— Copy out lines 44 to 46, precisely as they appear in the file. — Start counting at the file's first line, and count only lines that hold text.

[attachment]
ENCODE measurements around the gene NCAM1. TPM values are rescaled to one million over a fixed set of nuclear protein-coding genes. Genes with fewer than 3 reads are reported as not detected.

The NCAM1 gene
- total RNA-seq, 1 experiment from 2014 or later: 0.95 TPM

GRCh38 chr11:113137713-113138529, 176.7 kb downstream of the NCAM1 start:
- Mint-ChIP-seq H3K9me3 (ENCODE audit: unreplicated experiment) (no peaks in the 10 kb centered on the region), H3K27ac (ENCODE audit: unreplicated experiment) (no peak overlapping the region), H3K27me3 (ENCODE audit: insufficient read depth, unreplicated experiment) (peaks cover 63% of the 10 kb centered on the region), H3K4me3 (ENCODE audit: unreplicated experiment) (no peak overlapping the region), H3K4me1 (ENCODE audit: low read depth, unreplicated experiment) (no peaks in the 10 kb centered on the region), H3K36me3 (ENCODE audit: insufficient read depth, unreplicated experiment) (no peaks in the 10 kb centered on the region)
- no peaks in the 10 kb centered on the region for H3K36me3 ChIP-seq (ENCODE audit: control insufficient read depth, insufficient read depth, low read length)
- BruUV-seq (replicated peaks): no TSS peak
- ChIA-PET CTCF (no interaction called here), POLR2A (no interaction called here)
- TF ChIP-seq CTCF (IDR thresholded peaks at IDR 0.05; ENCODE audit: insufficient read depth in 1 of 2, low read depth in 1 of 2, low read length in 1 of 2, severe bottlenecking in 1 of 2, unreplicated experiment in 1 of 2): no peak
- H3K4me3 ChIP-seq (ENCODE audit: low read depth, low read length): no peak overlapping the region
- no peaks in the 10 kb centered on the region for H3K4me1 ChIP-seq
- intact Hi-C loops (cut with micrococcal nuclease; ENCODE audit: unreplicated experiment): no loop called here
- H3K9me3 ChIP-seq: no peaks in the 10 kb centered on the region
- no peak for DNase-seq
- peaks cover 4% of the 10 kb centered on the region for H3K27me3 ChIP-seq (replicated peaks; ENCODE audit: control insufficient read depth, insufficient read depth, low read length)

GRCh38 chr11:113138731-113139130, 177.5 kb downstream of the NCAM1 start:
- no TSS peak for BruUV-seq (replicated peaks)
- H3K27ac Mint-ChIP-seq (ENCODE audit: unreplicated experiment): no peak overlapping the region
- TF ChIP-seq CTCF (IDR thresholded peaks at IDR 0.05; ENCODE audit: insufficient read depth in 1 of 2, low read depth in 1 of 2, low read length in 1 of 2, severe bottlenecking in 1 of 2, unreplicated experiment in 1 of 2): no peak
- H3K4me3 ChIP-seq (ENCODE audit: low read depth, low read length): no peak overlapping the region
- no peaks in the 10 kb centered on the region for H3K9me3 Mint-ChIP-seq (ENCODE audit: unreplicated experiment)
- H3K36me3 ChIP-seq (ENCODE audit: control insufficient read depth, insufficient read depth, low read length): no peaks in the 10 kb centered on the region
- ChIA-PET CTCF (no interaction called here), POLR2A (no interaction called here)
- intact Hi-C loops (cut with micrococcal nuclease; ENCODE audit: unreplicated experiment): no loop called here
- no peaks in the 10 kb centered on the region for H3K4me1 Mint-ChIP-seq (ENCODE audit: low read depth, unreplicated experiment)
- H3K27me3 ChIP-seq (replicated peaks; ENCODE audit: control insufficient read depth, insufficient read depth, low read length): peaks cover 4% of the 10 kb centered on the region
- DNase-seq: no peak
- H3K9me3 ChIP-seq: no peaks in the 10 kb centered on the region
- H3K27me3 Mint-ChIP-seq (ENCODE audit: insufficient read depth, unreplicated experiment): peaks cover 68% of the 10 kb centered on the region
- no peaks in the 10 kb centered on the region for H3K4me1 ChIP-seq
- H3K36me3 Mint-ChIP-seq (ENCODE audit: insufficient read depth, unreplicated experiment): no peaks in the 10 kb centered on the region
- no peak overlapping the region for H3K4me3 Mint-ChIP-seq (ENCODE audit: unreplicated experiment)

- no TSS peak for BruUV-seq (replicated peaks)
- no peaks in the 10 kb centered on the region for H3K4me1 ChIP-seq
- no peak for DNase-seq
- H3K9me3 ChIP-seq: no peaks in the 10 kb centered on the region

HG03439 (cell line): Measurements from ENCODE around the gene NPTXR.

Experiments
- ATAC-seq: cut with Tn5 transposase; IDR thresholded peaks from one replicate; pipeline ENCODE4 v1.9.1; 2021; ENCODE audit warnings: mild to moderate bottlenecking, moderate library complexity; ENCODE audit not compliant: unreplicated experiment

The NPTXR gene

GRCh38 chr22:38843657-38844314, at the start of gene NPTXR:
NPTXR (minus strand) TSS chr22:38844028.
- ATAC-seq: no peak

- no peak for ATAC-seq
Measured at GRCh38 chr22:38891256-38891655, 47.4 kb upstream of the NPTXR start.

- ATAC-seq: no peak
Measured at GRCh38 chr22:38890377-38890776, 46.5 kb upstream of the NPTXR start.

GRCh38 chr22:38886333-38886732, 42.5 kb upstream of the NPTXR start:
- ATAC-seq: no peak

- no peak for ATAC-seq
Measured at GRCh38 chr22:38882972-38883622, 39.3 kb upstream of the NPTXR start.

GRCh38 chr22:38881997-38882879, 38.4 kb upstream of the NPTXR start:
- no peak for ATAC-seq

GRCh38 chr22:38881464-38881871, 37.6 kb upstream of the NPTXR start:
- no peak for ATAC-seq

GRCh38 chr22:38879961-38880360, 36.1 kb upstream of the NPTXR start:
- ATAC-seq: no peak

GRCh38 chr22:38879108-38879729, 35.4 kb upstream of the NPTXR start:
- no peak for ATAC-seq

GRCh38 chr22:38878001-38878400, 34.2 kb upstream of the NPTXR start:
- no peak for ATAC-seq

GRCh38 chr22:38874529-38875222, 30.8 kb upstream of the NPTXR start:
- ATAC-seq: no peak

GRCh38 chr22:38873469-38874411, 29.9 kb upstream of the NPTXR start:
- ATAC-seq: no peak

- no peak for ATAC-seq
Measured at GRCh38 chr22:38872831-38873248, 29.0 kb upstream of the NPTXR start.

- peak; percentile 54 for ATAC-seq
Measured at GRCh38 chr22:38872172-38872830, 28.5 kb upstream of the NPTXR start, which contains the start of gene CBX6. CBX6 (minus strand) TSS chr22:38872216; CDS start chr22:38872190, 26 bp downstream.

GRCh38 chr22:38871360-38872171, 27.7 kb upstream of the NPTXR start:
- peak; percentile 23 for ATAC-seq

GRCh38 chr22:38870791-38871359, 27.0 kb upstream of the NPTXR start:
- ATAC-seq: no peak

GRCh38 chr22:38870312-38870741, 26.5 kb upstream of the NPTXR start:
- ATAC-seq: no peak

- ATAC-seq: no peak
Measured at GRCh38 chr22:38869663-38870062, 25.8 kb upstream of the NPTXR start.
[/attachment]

- no peak for ATAC-seq
Measured at GRCh38 chr22:38891256-38891655, 47.4 kb upstream of the NPTXR start.

- ATAC-seq: no peak